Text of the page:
It’s when the conversation turns to writing that we first see what Seelig calls “shadows,” signs that something is not right. Walser explains his confinement by saying that he “lacked a halo,” and he describes Hermann Hesse’s admirers as thinking that they can criticize and order him (Walser) around. Editors are “power-hungry boa constrictors,” squeezing and suffocating writers as they please. Writers must stand in opposition to their culture, Walser says, yet he also says that they must learn to conform, striking the theme of obedience and punishment that so often appears in his work. “Writers without ethics,” he declares, “deserve to be whipped.” The signs of trouble become noticeable elsewhere: “Eh, more of this to-do!” Walser exclaims when his sister Lisa is dying, and his only response to news of his brother Karl’s death is (once again) “Really!” Walser thinks that the Second World War makes space “for the beautiful to grow within us again” and that the bombing of Berlin will lead urbanites to “a more intuitive, more natural life.” Always distrustful of doctors and nurses, Walser is at times distrustful even of Seelig, who is, at all points, a model of kindness and patience. Sixteen years into their friendship, Walser seems to suspect his visitor of some sinister intent behind the day’s outing.

But Walser’s delight in the plainest surroundings and his dazzlingly aphoristic conversation are the dominant elements in this memoir. And they’re here in a beautifully conversational translation. Snowy woods: “It’s like a fairy tale.” A village square: “It’s like something from a dream!” The clatter of cash register, china, and glassware in a train-station restaurant: “It sounds like an orchestra of coziness.” Of a cloister-like building, its use unknown:

“Such things are much prettier from the outside. One need not investigate every secret. I have maintained this all my life. Is it not lovely, that in our existence so much remains strange and unknown, as if behind ivy-colored walls? It gives life an unspeakable allure, which is increasingly disappearing. It is brutal, the way everything is coveted and claimed nowadays.”
After seeing clouds, not blue sky, on his sixty-fifth birthday:
“I don’t care a fig about superb views and backdrops. When what is distant disappears, what is near tenderly draws nearer. What more do we need to be satisfied than a meadow, a wood, and a few peaceful houses?”
On Friedrich Hölderlin’s life, which must have reminded Walser of his own:
“Dreaming the days away in some modest quarter, without constant demands, is certainly not martyrdom. People just make it one!”
Yes, Robert Walser in conversation sounds like Robert Walser the writer.

The last walk Seelig describes is one without conversation, and one that he can only imagine. It is a walk that Walser made alone, on Christmas Day 1956. Seelig postponed a planned visit with Walser that day to stay at home with a sick dog. Walser went walking by himself, collapsed, and died on a snowy slope. An appropriate exit for a writer who, says Seelig, “delighted in winter, with its light, merry dance of snowflakes.” And who delighted in walking. And yes, it’s like a fairy tale.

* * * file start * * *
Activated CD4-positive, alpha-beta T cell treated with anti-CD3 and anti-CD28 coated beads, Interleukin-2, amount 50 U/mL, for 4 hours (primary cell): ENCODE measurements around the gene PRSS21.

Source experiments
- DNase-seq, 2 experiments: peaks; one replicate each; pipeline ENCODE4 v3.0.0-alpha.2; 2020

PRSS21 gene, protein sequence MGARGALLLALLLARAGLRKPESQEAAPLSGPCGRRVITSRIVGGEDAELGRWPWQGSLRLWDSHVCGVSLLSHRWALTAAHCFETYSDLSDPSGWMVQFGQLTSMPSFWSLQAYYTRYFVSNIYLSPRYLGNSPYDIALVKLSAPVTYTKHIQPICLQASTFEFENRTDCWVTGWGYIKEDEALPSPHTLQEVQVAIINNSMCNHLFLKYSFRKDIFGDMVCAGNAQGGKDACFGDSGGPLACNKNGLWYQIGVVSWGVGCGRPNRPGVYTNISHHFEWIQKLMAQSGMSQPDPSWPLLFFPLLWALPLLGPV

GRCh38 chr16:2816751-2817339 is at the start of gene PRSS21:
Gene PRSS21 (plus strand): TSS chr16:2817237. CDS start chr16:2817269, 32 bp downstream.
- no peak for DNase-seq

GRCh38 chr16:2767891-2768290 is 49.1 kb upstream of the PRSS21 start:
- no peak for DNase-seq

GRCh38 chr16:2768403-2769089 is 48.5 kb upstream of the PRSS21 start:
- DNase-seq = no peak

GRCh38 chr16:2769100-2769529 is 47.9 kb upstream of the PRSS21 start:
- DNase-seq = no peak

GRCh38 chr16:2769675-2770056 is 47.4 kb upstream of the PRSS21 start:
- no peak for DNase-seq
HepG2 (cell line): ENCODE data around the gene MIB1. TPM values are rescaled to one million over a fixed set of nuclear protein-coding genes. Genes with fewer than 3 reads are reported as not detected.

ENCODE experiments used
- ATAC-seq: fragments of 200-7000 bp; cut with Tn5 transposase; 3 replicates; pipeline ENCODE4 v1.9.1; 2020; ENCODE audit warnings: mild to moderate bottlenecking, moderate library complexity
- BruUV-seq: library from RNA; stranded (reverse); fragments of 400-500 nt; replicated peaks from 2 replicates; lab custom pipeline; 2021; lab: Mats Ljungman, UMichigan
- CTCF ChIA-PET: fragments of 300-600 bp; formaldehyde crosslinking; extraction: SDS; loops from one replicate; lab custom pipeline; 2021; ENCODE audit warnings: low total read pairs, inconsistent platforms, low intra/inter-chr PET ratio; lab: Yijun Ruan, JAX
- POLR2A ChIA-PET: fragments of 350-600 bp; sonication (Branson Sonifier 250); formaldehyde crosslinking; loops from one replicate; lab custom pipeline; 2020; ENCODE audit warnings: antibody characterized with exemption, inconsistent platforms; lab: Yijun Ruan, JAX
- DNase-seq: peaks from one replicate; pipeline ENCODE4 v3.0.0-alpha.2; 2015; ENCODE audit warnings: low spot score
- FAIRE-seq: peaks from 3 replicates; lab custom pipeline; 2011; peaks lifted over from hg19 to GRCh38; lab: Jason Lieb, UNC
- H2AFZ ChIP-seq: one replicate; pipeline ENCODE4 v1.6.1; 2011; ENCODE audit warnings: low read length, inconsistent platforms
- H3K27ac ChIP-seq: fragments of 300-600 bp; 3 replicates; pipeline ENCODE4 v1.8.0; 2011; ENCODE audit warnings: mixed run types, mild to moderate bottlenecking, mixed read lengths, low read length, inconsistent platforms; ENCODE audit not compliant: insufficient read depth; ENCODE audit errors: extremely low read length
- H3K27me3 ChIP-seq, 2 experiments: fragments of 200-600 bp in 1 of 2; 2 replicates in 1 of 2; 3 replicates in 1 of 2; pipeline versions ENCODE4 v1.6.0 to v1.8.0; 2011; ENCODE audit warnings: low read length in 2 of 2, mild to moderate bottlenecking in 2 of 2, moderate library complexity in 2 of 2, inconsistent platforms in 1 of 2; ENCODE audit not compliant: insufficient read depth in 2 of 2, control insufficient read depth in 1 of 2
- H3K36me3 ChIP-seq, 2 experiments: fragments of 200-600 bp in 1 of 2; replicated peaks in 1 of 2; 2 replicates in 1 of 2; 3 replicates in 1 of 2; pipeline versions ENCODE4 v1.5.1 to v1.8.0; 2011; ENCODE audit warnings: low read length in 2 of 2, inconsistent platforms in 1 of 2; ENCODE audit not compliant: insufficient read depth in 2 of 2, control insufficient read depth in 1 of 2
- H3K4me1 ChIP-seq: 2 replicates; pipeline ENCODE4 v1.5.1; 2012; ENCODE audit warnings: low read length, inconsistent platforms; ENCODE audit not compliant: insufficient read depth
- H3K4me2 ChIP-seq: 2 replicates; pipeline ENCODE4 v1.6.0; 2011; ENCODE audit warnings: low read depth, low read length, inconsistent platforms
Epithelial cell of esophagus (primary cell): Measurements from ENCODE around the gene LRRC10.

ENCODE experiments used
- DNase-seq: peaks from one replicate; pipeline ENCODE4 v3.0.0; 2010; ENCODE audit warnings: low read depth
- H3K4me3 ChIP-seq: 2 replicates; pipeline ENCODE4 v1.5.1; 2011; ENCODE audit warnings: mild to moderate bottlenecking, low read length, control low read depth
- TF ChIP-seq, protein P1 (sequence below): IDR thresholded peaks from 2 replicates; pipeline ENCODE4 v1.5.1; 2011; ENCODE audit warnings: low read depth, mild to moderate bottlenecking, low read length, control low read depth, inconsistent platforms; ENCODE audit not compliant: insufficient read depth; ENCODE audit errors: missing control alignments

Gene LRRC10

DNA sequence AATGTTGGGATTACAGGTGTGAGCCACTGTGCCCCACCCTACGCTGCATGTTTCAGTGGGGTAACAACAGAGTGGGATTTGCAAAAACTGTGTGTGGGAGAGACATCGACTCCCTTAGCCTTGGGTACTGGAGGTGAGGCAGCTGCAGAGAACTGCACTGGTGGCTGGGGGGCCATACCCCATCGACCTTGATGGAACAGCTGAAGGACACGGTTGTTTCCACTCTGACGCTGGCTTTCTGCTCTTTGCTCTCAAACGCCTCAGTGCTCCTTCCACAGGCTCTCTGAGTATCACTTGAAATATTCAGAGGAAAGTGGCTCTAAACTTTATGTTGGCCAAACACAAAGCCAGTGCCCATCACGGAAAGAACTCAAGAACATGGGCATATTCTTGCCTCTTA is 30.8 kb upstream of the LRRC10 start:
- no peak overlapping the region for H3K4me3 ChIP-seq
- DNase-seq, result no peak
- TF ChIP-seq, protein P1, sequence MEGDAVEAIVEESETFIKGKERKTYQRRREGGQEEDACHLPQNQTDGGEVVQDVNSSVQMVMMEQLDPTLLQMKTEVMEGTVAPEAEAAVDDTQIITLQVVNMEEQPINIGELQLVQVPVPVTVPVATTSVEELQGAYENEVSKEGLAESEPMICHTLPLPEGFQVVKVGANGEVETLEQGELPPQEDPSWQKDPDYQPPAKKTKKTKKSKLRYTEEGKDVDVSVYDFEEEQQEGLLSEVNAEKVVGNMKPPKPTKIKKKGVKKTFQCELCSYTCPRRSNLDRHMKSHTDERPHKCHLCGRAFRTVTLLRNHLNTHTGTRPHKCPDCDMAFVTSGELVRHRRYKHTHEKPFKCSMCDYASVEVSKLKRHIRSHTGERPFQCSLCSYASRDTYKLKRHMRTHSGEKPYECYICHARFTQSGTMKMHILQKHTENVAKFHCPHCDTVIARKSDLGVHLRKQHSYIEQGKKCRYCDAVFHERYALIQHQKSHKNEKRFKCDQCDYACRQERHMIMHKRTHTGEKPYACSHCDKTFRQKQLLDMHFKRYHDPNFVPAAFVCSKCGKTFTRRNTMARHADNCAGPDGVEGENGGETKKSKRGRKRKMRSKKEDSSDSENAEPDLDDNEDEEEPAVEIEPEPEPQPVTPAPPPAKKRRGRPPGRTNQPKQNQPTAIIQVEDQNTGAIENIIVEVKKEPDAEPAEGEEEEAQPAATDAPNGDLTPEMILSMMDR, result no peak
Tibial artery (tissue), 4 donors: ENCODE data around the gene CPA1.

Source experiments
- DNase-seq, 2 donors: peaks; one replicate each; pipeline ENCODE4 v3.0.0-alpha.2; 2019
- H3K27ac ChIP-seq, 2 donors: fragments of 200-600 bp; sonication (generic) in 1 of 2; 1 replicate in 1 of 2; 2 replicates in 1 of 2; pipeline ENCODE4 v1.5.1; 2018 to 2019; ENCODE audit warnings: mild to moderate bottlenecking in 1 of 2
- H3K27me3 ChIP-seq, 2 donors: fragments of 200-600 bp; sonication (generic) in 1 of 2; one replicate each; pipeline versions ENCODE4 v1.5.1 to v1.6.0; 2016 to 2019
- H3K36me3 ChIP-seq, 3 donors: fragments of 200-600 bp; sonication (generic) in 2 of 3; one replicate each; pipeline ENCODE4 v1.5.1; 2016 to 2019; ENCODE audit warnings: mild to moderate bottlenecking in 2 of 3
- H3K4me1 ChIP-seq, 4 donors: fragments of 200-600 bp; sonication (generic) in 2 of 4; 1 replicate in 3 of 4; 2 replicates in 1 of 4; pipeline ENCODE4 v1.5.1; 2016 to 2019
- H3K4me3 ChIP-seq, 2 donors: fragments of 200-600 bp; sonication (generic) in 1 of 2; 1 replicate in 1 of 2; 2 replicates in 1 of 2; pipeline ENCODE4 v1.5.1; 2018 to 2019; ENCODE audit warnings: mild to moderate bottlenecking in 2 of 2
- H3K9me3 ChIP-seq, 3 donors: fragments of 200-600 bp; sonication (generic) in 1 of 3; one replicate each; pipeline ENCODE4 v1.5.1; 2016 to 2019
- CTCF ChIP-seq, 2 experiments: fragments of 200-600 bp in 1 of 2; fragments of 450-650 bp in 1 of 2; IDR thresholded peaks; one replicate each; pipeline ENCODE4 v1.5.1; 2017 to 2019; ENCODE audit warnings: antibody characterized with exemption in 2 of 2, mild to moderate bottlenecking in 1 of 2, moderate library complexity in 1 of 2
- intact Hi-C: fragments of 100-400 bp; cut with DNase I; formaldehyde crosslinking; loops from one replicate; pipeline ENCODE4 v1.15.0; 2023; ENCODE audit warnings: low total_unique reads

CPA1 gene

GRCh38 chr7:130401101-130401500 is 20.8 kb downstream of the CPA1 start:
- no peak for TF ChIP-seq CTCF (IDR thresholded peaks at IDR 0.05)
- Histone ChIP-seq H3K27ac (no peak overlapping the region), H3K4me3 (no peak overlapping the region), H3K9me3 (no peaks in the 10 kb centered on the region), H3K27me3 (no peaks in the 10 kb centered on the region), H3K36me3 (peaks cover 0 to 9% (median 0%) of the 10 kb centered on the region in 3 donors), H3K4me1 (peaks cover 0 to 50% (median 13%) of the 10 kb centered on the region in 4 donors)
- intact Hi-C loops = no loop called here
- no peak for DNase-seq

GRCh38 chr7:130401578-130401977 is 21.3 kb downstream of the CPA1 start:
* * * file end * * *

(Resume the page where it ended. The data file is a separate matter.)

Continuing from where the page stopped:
Walks with Wasler will be published tomorrow, April 25. Thanks to New Directions for a review copy.

Related reading
A review of Walser’s Looking at Pictures
A review of Walser’s Girlfriends, Ghosts, and Other Stories
All OCA Robert Walser posts

Friday, April 21, 2017

Cooper-Moore in Illinois

Gelvin Noel Gallery
Krannert Art Museum
Champaign, Illinois
April 20, 2017

Cooper-Moore, ashimba, balloon, three-string fretless banjo, diddley-bow, mouth bow, horizontal hoe-handle harp, wind chimes, voice

Cooper-Moore’s performance at the Krannert Art Museum was part of the Sonified Sustainability Festival, devoted to ecologically minded music and art. Cooper-Moore (who took his name from his grandmothers’ surnames) is a pianist who also performs on instruments of his making, created from found and repurposed materials (a piece of a sofa frame, say) and inexpensive Radio Shack electronics. His performance on Thursday was part music-making on these instruments, part storytelling, part question-and-answer session.

Cooper-Moore began by singing “Roll, Jordan, Roll” while playing wind chimes placed horizontally on his lap, with two more chimes as mallets (adding a note and overtones to every note struck). The words of “Roll, Jordan, Roll” returned briefly as he made music on a balloon as one would play a glass harmonica — with fingers dipped in water). But this instrument (held close to a microphone) sounded like a drum kit, a running crowd, a noise guitar. “Where would they put that in Downbeat?” Cooper-Moore asked. “Under ‘Miscellaneous’?”

Cooper-Moore’s performances on ashimba, banjo, diddley-bow, and mouth bow (the last three amplified) recalled instrumental legacies both African and African-American. The ashimba, an eleven-note xylophone made from found wood, provided a dense accompaniment to the words of “Ain’t Gonna Let Nobody Turn Me ’Round.” (The instrument’s name combines Cooper-Moore’s original surname Ashton and marimba.) Cooper-Moore’s banjo playing was rich in blues inflections. (From the spoken-sung story that went with it: “I’m not afraid of death. It just don’t suit me to be lookin’ at it.”) The pieces for diddley-bow — a monochord that figures in the origin stories of many blues guitarists — were especially virtuosic, as Cooper-Moore played the instrument with hands and drumsticks, and sometimes with drumstick on drumstick, sounding at times like a bottleneck guitar, at times like a bass, at times like a rhythm section unto himself. The sound of the mouth bow — a bowstring played with a half-size violin bow — is one that Cooper-Moore associates with the name Yahweh, the mouth opening and closing while producing vowels. His performance on horizontal hoe-handle harp (an instrument he built after hearing the Paraguayan harp and then pricing harps) began and ended in serene lyricism, with funkier and sharply percussive moments in the middle.